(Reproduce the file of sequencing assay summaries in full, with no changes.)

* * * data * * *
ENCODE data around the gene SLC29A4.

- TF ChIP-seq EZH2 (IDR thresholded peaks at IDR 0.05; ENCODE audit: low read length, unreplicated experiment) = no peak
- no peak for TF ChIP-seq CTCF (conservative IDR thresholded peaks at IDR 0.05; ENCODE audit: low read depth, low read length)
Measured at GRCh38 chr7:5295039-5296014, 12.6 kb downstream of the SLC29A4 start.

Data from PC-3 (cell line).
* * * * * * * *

ENCODE data around the gene SLC29A4.

- TF ChIP-seq EZH2 (IDR thresholded peaks at IDR 0.05; ENCODE audit: low read length, unreplicated experiment) = no peak
- no peak for TF ChIP-seq CTCF (conservative IDR thresholded peaks at IDR 0.05; ENCODE audit: low read depth, low read length)
Measured at GRCh38 chr7:5295039-5296014, 12.6 kb downstream of the SLC29A4 start.

Data from PC-3 (cell line).